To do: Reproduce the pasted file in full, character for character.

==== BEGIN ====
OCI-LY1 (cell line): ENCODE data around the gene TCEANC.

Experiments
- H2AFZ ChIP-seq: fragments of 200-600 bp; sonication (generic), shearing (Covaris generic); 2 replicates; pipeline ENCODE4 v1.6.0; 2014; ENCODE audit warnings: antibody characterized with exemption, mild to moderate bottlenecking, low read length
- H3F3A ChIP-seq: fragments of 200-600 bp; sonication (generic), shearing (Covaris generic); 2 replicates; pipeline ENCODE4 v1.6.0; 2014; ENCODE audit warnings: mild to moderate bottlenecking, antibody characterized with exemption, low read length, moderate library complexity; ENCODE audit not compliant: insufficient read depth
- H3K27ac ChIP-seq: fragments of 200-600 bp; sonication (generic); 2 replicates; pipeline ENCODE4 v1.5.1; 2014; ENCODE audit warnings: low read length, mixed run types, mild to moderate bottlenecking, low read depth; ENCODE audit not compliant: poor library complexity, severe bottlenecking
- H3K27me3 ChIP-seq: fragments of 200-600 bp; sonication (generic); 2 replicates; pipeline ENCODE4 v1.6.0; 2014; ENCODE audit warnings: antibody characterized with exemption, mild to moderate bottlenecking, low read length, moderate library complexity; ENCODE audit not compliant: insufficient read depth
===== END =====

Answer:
OCI-LY1 (cell line): ENCODE data around the gene TCEANC.

Experiments
- H2AFZ ChIP-seq: fragments of 200-600 bp; sonication (generic), shearing (Covaris generic); 2 replicates; pipeline ENCODE4 v1.6.0; 2014; ENCODE audit warnings: antibody characterized with exemption, mild to moderate bottlenecking, low read length
- H3F3A ChIP-seq: fragments of 200-600 bp; sonication (generic), shearing (Covaris generic); 2 replicates; pipeline ENCODE4 v1.6.0; 2014; ENCODE audit warnings: mild to moderate bottlenecking, antibody characterized with exemption, low read length, moderate library complexity; ENCODE audit not compliant: insufficient read depth
- H3K27ac ChIP-seq: fragments of 200-600 bp; sonication (generic); 2 replicates; pipeline ENCODE4 v1.5.1; 2014; ENCODE audit warnings: low read length, mixed run types, mild to moderate bottlenecking, low read depth; ENCODE audit not compliant: poor library complexity, severe bottlenecking
- H3K27me3 ChIP-seq: fragments of 200-600 bp; sonication (generic); 2 replicates; pipeline ENCODE4 v1.6.0; 2014; ENCODE audit warnings: antibody characterized with exemption, mild to moderate bottlenecking, low read length, moderate library complexity; ENCODE audit not compliant: insufficient read depth